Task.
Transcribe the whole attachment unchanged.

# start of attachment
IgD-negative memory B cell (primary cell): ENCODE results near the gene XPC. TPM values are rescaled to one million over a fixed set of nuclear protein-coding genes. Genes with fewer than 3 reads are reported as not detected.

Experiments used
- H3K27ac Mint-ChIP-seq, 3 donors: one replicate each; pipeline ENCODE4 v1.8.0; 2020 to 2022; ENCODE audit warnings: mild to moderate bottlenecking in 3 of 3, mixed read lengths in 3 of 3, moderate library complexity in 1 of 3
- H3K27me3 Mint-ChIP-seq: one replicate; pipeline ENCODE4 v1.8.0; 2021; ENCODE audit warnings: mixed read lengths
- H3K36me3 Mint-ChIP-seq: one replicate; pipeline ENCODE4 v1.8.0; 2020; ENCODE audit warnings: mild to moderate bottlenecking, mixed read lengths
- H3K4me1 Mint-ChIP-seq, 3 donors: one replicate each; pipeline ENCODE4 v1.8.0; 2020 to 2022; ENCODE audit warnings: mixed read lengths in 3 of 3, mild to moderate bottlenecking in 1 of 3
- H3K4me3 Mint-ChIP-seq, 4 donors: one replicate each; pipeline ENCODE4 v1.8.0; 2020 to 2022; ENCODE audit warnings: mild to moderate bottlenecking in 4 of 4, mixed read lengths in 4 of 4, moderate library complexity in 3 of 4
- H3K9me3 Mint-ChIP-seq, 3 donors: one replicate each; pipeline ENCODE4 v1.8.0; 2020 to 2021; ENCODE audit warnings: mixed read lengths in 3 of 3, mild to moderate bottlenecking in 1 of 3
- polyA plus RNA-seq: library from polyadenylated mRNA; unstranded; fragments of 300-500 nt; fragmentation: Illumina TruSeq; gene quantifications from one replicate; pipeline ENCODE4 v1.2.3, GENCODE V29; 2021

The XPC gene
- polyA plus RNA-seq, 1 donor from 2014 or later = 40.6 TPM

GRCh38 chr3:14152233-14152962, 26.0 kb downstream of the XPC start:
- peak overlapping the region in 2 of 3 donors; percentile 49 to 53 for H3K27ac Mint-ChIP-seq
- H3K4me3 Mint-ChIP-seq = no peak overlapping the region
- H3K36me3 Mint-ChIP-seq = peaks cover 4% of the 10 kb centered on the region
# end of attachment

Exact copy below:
IgD-negative memory B cell (primary cell): ENCODE results near the gene XPC. TPM values are rescaled to one million over a fixed set of nuclear protein-coding genes. Genes with fewer than 3 reads are reported as not detected.

Experiments used
- H3K27ac Mint-ChIP-seq, 3 donors: one replicate each; pipeline ENCODE4 v1.8.0; 2020 to 2022; ENCODE audit warnings: mild to moderate bottlenecking in 3 of 3, mixed read lengths in 3 of 3, moderate library complexity in 1 of 3
- H3K27me3 Mint-ChIP-seq: one replicate; pipeline ENCODE4 v1.8.0; 2021; ENCODE audit warnings: mixed read lengths
- H3K36me3 Mint-ChIP-seq: one replicate; pipeline ENCODE4 v1.8.0; 2020; ENCODE audit warnings: mild to moderate bottlenecking, mixed read lengths
- H3K4me1 Mint-ChIP-seq, 3 donors: one replicate each; pipeline ENCODE4 v1.8.0; 2020 to 2022; ENCODE audit warnings: mixed read lengths in 3 of 3, mild to moderate bottlenecking in 1 of 3
- H3K4me3 Mint-ChIP-seq, 4 donors: one replicate each; pipeline ENCODE4 v1.8.0; 2020 to 2022; ENCODE audit warnings: mild to moderate bottlenecking in 4 of 4, mixed read lengths in 4 of 4, moderate library complexity in 3 of 4
- H3K9me3 Mint-ChIP-seq, 3 donors: one replicate each; pipeline ENCODE4 v1.8.0; 2020 to 2021; ENCODE audit warnings: mixed read lengths in 3 of 3, mild to moderate bottlenecking in 1 of 3
- polyA plus RNA-seq: library from polyadenylated mRNA; unstranded; fragments of 300-500 nt; fragmentation: Illumina TruSeq; gene quantifications from one replicate; pipeline ENCODE4 v1.2.3, GENCODE V29; 2021

The XPC gene
- polyA plus RNA-seq, 1 donor from 2014 or later = 40.6 TPM

GRCh38 chr3:14152233-14152962, 26.0 kb downstream of the XPC start:
- peak overlapping the region in 2 of 3 donors; percentile 49 to 53 for H3K27ac Mint-ChIP-seq
- H3K4me3 Mint-ChIP-seq = no peak overlapping the region
- H3K36me3 Mint-ChIP-seq = peaks cover 4% of the 10 kb centered on the region